“Supporting the troops” is usually understood to exclude listening to the troops.  But these troops should be listened to.  Their experiences are very similar to those of the U.S. and coalition troops in Iraq.  But their war has lasted much, much longer, and with no end in sight.  Their testimonies make clear that their tactics do not serve the supposed purpose of reducing violence, and are in fact not intended to do any such thing.  The bizarre ordeals imposed on the soldiers outdo Kafka and pale in comparison to the nightmares imposed on Palestinians.  The driving forces are quite clearly racism, sadism, imperialism, and excessive obedience.

A very few of the many samples I was tempted to provide:

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Cheney’s Kettle Logic

7:26 am in Uncategorized by David Swanson

Sigmund Freud once mentioned the defense offered by a man who was accused by his neighbor of having returned a kettle in a damaged condition. In the first place, he had returned the kettle undamaged; in the second place it already had holes in it when he borrowed it; and in the third place, he had never borrowed it at all.

That man’s name?

Dick Cheney.

On “Morning Joe” on MSNBC on Thursday, the former Vice President claimed that the intelligence used to invade Iraq had been sound and accurate; the faulty intelligence was all Bill Clinton’s fault; the invasion didn’t do any damage but rather it was the Iraqis who damaged Iraq; and any invasion causes horrific things to happen, that just comes with the territory.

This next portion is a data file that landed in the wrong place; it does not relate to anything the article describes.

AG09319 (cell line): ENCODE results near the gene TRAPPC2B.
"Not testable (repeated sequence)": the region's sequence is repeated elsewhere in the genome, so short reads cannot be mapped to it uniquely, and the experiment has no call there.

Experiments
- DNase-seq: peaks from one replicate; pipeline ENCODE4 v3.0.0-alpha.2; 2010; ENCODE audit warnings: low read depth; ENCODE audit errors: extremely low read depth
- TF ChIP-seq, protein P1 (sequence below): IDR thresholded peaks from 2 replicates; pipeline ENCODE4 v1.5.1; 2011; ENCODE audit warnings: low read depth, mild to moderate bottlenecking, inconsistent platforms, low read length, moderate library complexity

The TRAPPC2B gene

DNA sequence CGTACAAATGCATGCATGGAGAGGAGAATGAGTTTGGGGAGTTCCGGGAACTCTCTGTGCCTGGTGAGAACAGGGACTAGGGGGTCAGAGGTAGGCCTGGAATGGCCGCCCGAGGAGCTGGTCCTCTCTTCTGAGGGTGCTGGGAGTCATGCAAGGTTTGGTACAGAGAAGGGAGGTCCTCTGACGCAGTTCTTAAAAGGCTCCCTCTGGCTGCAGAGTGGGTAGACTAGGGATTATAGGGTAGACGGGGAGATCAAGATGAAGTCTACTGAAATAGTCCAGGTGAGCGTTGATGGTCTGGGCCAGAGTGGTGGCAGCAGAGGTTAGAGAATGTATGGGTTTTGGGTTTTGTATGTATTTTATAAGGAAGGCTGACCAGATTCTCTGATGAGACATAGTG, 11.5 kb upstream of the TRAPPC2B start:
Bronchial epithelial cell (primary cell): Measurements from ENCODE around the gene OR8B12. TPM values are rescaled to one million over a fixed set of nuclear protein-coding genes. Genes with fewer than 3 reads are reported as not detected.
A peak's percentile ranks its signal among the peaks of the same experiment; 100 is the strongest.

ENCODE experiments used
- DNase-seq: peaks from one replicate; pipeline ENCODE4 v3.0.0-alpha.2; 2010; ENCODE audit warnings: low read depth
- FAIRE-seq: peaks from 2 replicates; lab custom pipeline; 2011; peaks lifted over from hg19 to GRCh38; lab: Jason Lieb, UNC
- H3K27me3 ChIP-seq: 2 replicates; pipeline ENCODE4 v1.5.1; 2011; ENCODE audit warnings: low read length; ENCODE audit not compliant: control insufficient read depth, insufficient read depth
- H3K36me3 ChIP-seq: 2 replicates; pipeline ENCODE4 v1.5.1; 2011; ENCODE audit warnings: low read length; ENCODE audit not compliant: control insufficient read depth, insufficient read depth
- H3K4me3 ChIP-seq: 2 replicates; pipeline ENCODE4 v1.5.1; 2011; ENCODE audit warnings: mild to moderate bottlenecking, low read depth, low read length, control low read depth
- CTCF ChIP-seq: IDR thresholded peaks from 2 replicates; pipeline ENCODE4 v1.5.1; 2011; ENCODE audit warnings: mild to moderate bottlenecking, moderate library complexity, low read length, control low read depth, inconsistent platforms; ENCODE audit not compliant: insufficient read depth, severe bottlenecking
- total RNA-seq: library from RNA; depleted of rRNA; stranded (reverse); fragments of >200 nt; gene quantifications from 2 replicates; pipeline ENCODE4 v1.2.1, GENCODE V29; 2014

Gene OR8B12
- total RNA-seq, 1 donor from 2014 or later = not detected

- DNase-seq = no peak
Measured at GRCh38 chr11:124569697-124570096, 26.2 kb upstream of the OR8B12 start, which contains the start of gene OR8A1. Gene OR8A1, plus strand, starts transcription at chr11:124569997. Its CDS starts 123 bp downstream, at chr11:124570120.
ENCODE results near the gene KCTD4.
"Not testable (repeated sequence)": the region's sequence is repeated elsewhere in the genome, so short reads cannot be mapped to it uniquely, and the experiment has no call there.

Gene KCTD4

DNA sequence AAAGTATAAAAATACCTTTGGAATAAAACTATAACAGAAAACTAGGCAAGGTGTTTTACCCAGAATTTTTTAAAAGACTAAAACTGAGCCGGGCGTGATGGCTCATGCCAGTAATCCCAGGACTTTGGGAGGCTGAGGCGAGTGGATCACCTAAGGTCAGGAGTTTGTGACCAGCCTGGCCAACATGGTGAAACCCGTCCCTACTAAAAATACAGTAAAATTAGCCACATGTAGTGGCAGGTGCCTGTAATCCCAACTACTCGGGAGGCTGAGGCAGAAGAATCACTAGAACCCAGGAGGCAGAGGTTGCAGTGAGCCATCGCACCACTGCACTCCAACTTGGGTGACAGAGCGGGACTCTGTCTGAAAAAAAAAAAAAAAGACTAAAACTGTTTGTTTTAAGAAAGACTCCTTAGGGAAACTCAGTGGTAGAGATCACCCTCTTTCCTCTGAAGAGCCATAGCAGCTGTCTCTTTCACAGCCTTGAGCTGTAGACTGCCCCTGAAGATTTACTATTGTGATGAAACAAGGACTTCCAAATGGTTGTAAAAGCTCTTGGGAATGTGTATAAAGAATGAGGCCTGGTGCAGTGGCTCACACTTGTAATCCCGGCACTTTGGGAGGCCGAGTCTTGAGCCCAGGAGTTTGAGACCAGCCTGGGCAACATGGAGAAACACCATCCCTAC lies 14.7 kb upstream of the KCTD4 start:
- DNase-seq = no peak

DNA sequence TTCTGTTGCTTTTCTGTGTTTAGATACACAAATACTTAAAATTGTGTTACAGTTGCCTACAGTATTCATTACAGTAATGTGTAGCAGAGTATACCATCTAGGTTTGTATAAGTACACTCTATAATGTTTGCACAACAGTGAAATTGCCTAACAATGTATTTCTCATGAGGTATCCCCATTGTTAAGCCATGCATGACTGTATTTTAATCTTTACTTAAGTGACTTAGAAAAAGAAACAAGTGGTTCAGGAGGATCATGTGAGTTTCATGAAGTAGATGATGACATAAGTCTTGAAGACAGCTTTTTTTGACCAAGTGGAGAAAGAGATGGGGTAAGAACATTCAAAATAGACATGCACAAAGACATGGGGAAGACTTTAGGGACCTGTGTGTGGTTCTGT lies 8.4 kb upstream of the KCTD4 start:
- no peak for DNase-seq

This incoherence was interspersed with gossip about Cheney’s marriage and his friends and his whole lovable social self. That lie may have overshadowed the more serious ones. When in the hell did Cheney become respectable, much less lovable? But that’s a distraction. Cheney’s crimes have long been catalogued.

Joe Scarborough began his Cheney interview by asking, not why did you commit so many crimes and abuses, but how did you, dear Dick, suffer from having the image of Darth Vader imposed on you? Cheney replies that he had fun wearing a Darth Vader mask. But listen carefully for the Freudian slip: he says he wore it in the President’s office, not the VICE President’s office.

Cheney claims he didn’t transform into Darth Vader, and of course he didn’t. Cheney was an immoral power-mad neocon for decades who consistently favored presidential prerogatives and aggressive militarism. But Cheney claims that what changed was that a terrorist act became an act of war rather than a crime. Did it do that all on its own?

Cheney slips in his usual baseless defense of torture and related abuses as having served some useful purpose. Scarborough does not follow up on that claim. Instead, he asks about Colin Powell’s comments on Cheney’s book. Nice and gossipy. But Lawrence Wilkerson’s more serious comments on the same topic, including his expression of willingness to testify against Cheney in court, go unmentioned.

Cheney then claims the Iraq lies were well-intended mistakes and basically accurate at the same time. Content with this, Scarborough focuses in on DC social scene changes over the decades. That’s journalism!